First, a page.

Sarkozy was referring indirectly to Greece, one of the EU's current trouble areas when it comes to border controls. Most of the illegal immigrants that enter the EU come through its land border with Turkey. The EU's border agency, Frontex, has said Greece has become the main point of entry for immigrants coming from Africa and Asia.
France isn't the only EU member to have criticized Greece. At the recent meeting of European interior ministers, Germany, Austria, the Netherlands, Belgium, the United Kingdom and Sweden were all sharply critical of the Mediterranean nation. These seven countries take in 75 percent of all asylum seekers in the European Union; the European Court of Justice has said in many cases that Greece is unable to provide adequate standards of protection for asylum seekers.
Fewer foreigners in France compared to EU average
Sarkozy said the reason for his criticism of the Schengen Agreement was due to the "influx" of foreigners to France, without elaborating further.
According to February figures from the EU statistical agency Eurostat, foreigners make up only 5.8 percent of France's population, lower than the EU average of 6.5 percent. Most of the legal immigrants that do come to France do so to join their families.
In 2010, half a million illegal immigrants entered the European Union, according to the EU Commission, most of them in Greece and Spain. About 260,000 people applied for asylum, and indeed 53,000, the majority, applied in France. Most of the refugees in 2010 came from Afghanistan, Russia, Serbia, Iraq and Somalia.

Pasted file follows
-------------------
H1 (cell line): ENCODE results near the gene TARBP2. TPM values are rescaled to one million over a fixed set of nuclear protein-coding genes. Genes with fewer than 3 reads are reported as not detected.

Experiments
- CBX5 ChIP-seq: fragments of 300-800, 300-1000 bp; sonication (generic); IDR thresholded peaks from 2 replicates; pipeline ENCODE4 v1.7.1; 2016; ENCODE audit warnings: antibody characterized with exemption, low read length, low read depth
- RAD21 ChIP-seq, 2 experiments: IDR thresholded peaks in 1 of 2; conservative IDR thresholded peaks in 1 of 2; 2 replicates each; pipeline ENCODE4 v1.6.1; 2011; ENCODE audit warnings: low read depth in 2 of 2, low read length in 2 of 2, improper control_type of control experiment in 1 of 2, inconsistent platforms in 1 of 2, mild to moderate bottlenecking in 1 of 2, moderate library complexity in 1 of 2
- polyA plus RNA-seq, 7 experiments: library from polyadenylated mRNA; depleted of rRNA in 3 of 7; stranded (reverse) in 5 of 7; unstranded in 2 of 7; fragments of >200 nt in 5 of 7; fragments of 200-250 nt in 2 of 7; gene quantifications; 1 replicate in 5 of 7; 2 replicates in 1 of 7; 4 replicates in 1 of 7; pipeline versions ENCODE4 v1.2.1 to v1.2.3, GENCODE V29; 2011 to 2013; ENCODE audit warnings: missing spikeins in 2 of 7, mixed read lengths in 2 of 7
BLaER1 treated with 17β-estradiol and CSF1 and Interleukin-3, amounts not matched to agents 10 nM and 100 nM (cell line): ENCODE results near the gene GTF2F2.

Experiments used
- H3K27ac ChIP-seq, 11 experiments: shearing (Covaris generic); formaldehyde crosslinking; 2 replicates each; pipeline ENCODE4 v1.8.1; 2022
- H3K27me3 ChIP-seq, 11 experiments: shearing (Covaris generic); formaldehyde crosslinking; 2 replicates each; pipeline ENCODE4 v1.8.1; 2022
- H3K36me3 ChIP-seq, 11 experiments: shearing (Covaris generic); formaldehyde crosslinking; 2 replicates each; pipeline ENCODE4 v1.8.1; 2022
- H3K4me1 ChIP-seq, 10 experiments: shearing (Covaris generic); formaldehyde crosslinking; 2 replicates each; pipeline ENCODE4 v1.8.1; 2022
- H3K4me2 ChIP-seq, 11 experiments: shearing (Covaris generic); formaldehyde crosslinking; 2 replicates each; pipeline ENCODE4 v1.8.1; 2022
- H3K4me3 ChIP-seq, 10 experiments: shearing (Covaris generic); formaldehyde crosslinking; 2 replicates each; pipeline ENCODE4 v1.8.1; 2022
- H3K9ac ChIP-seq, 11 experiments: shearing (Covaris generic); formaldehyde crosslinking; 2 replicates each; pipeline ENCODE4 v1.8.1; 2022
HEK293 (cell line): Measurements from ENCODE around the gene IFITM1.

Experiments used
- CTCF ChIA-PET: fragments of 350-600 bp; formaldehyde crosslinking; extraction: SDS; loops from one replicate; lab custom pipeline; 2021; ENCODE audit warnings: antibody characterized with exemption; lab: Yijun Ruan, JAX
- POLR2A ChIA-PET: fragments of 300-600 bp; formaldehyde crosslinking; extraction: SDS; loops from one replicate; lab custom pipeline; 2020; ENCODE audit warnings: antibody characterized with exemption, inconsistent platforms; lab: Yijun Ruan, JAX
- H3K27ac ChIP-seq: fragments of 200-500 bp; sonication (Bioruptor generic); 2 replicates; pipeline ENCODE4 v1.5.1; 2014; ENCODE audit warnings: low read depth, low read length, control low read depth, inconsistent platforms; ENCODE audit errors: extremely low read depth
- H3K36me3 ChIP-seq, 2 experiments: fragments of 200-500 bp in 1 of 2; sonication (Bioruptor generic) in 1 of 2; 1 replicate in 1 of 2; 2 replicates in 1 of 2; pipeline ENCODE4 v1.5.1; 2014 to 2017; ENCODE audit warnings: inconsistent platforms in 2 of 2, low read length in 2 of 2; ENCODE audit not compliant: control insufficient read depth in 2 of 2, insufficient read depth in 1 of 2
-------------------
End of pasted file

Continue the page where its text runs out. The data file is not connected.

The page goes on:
Visa freedoms in danger
Many illegal immigrants also travel through the various countries in the western Balkans. The EU has guaranteed these countries visa-free travel rights, but many travelers arriving from these countries end up staying longer than the permitted 90 days, according to Tanja Fajon, member of the European Parliament responsible for overseeing visa issues.
In December, the Parliament and member states agreed visa restrictions could be reintroduced for a number of western Balkan nations as early as this year. Albania is a hot spot for such visa infringers, who then apply for asylum in the EU. Many members of the Roma ethnic group from Serbia and Macedonia also choose this method of illegal entry.
Meanwhile, the Netherlands has also begun to doubt the efficacy of the Schengen Agreement. The country has begun photographing all automobile license plates at its border crossings, in order to identify suspicious vehicles.
In 2011, the Conservative government in Denmark briefly reintroduced customs officers on its borders with Germany and Sweden. The Social Democrats revoked the beefed-up border presence shortly after their election victory in the fall.
During the Italy-France spat last summer, Italy issued Schengen visas to refugees fleeing the unrest in North Africa, enabling them to continue their journeys into France. In response, France illegally reintroduced its border controls with its southern neighbor. The dispute was ultimately settled with the help of the EU Commission, but it led to a fundamental discussion about the revision of the Schengen rules.
Author: Bernd Riegert / cmk
Editor: Neil King